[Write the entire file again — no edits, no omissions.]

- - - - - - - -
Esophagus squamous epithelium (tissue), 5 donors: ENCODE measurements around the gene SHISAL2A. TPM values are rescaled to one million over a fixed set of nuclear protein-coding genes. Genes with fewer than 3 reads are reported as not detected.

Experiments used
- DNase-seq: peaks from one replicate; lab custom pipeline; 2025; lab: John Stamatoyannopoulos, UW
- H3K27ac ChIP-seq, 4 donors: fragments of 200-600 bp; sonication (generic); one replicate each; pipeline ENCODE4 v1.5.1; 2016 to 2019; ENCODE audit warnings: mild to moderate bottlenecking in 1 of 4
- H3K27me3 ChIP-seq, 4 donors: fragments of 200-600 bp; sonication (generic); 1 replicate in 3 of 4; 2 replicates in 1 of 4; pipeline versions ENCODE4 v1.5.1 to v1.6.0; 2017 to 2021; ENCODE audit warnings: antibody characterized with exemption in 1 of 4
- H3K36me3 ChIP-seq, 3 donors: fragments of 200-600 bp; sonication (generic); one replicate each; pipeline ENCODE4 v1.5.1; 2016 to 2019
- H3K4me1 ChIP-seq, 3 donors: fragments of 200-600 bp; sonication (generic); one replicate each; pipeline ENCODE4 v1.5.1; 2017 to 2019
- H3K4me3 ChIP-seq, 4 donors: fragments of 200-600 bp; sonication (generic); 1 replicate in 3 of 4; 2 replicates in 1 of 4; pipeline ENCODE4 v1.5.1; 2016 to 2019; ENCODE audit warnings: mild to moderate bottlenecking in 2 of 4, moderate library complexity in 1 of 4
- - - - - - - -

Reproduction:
Esophagus squamous epithelium (tissue), 5 donors: ENCODE measurements around the gene SHISAL2A. TPM values are rescaled to one million over a fixed set of nuclear protein-coding genes. Genes with fewer than 3 reads are reported as not detected.

Experiments used
- DNase-seq: peaks from one replicate; lab custom pipeline; 2025; lab: John Stamatoyannopoulos, UW
- H3K27ac ChIP-seq, 4 donors: fragments of 200-600 bp; sonication (generic); one replicate each; pipeline ENCODE4 v1.5.1; 2016 to 2019; ENCODE audit warnings: mild to moderate bottlenecking in 1 of 4
- H3K27me3 ChIP-seq, 4 donors: fragments of 200-600 bp; sonication (generic); 1 replicate in 3 of 4; 2 replicates in 1 of 4; pipeline versions ENCODE4 v1.5.1 to v1.6.0; 2017 to 2021; ENCODE audit warnings: antibody characterized with exemption in 1 of 4
- H3K36me3 ChIP-seq, 3 donors: fragments of 200-600 bp; sonication (generic); one replicate each; pipeline ENCODE4 v1.5.1; 2016 to 2019
- H3K4me1 ChIP-seq, 3 donors: fragments of 200-600 bp; sonication (generic); one replicate each; pipeline ENCODE4 v1.5.1; 2017 to 2019
- H3K4me3 ChIP-seq, 4 donors: fragments of 200-600 bp; sonication (generic); 1 replicate in 3 of 4; 2 replicates in 1 of 4; pipeline ENCODE4 v1.5.1; 2016 to 2019; ENCODE audit warnings: mild to moderate bottlenecking in 2 of 4, moderate library complexity in 1 of 4